We recognize that, because ICE erroneously reported all of its income as ordinary business (non-passive-activity) income, nonapplication of the self-rental rule of section 1.469-2(f)(6), Income Tax Regs., to ICE’s rental payments to petitioner, in effect, results in the reduction of what was reported as “active business income” and the offsetting creation of “passive income” in seeming contravention of the congressional conferees’ directive to issue regulations preventing that result. See H.R. Conf. Rept. No. 99-841 (Vol. II), at II-147 (1986), 1986-3 C.B. (Vol. 4) 1, 147. We do not believe, however, that ICE’s tax return mischaracterization of its tower access rental income from third parties should control the application of the self-rental rule where, as here, it is, by its terms, inapplicable, i.e., where petitioner’s towers were not, in fact, used in a trade or business. Moreover, we are not persuaded that the result we reach herein violates the conferees’ directive as it does not, in fact, permit “passive income” to offset “active business income”.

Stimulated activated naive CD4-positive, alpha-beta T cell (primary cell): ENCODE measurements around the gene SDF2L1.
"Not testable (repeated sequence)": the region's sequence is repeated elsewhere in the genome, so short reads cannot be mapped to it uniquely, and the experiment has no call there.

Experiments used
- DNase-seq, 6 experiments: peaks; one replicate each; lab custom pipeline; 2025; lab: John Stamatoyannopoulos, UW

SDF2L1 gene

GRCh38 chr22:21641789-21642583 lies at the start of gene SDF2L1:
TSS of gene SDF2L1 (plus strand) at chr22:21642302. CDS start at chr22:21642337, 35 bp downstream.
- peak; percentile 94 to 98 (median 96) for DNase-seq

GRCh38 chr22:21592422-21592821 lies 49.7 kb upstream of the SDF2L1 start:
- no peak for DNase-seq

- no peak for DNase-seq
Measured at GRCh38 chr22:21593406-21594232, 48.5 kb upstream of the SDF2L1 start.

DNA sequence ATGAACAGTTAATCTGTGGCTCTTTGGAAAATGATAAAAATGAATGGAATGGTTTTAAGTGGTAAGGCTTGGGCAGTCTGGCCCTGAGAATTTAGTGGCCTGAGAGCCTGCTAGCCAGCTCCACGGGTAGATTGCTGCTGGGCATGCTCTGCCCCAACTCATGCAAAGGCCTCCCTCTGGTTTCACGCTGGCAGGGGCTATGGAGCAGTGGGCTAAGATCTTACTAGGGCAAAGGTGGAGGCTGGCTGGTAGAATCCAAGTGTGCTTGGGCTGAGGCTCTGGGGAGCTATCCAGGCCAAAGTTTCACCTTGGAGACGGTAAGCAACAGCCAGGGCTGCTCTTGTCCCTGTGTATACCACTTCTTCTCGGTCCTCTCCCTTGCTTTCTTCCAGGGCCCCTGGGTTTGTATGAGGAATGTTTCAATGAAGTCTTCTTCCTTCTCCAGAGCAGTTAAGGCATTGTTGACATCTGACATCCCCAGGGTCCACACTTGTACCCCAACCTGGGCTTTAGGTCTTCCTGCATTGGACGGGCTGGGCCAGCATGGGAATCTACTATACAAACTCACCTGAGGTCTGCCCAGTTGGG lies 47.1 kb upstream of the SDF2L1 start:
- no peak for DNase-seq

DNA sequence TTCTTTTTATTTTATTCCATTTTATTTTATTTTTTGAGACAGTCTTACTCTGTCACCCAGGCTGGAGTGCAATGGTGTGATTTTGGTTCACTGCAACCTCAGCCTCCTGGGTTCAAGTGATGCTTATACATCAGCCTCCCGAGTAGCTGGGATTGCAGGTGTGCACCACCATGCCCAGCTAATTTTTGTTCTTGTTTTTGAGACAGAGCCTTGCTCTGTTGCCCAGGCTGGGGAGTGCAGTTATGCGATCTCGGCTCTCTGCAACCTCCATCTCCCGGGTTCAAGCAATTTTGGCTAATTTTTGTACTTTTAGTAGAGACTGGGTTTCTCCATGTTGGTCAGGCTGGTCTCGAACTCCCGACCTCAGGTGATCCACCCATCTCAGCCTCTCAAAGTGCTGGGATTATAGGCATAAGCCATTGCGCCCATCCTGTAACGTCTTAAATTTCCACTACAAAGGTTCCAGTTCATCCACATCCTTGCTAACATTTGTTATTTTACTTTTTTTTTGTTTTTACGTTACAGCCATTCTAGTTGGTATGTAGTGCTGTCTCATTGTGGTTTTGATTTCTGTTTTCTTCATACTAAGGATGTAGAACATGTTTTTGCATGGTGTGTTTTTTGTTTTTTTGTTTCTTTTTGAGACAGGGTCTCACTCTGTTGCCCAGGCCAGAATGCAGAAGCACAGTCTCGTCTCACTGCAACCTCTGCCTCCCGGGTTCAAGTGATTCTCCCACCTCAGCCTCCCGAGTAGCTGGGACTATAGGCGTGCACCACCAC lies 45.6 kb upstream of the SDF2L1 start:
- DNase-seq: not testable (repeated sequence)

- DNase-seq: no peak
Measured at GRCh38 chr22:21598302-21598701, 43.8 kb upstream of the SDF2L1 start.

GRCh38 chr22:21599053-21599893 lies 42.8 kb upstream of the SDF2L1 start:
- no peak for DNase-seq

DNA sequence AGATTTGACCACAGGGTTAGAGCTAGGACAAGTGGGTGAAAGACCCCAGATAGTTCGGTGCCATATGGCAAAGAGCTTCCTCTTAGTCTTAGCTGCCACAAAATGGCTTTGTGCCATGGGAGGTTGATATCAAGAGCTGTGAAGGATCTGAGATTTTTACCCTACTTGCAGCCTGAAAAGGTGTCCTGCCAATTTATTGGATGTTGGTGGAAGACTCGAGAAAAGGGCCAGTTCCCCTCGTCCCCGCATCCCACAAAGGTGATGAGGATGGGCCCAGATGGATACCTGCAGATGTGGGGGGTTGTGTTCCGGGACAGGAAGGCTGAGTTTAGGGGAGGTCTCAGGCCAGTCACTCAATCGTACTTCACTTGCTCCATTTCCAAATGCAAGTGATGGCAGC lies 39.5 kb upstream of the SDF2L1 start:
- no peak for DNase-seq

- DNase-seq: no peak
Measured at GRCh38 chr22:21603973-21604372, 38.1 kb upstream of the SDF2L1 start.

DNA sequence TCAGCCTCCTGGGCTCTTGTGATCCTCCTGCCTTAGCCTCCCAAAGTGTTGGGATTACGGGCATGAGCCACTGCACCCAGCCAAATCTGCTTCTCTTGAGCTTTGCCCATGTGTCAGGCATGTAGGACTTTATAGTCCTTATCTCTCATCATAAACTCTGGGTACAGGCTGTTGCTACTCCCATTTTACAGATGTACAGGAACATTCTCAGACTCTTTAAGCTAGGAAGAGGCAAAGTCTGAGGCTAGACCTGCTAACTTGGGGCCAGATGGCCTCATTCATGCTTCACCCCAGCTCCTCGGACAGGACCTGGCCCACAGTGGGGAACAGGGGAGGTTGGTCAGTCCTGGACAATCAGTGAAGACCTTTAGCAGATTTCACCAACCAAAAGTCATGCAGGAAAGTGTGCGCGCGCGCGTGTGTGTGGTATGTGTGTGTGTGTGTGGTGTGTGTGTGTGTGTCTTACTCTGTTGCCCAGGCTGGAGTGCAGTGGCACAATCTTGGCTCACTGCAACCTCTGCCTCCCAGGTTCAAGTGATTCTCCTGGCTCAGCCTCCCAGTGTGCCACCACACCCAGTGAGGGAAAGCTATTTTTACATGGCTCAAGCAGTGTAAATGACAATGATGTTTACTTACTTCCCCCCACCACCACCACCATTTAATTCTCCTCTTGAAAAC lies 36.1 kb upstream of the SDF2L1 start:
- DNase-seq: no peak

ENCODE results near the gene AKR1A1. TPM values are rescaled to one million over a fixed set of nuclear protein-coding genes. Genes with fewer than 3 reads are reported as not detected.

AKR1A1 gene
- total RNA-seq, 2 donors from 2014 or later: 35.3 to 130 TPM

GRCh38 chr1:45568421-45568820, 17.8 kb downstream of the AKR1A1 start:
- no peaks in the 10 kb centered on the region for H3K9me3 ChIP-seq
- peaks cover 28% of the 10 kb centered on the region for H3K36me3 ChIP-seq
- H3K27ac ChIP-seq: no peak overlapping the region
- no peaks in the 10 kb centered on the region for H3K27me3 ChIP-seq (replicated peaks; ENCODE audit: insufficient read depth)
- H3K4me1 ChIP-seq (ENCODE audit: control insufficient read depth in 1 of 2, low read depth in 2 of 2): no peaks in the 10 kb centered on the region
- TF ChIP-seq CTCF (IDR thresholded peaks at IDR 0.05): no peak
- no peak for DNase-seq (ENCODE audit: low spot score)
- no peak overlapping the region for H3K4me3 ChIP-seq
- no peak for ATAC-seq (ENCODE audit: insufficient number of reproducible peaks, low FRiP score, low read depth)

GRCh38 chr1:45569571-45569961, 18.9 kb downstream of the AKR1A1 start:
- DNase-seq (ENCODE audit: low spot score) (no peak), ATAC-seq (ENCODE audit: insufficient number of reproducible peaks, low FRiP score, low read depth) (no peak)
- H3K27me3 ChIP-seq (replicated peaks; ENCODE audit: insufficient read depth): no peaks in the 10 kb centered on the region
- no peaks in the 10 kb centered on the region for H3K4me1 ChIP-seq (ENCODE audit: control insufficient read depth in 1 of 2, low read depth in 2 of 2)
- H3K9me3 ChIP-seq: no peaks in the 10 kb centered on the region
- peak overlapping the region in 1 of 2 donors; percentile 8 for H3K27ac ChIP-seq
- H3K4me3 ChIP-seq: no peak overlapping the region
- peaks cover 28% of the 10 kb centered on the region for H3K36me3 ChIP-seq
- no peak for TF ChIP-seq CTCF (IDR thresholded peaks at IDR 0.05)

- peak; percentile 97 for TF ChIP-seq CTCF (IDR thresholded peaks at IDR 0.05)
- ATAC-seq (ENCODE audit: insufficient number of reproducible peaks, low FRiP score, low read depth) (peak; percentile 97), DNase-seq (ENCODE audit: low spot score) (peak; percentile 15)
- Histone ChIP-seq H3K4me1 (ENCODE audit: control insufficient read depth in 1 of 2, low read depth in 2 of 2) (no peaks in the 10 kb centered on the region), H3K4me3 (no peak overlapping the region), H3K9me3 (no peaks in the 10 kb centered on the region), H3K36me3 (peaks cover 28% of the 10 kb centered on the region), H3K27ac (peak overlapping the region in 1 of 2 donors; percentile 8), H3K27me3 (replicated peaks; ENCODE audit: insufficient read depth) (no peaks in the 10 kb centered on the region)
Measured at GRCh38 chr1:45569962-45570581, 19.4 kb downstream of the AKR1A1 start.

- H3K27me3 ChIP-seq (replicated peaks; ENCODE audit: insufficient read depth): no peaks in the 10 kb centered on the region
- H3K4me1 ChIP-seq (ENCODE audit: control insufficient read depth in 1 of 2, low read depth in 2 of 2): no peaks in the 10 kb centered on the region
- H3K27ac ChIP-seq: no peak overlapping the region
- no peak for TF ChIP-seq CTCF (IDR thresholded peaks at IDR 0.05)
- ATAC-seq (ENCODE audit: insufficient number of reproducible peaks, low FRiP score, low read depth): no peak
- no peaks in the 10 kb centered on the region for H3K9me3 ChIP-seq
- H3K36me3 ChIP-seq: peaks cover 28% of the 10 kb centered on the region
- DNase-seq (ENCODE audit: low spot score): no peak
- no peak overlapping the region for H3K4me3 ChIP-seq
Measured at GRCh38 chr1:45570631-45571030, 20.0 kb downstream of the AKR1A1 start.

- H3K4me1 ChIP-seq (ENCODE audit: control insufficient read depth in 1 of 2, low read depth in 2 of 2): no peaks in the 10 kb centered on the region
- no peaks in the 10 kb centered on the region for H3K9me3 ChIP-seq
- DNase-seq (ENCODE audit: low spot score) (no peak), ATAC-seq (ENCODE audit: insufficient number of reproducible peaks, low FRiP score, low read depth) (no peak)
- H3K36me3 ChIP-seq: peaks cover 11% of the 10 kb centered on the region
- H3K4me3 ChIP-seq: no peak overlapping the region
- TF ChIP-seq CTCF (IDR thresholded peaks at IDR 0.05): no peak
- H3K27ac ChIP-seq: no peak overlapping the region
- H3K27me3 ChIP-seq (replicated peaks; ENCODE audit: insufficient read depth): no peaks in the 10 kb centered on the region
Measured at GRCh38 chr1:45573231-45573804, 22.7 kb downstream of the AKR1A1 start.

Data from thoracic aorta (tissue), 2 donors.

The Tax Court upheld the IRS in treating the land-rental as non-passive.

The Moral?  The Tax Court reached a fair result, even though it had to stretch around the regulations to do so.  Had the towers been rented to the S corporation for use in its non-passive business, the judge would probably have given the IRS its “heads I win, tails you lose” treatment — the income would have been non-passive, and the losses would have been passive and non-deductible.  The result was different because the S corporation in turn leased the properties to third parties, instead of using them in its non-passive business.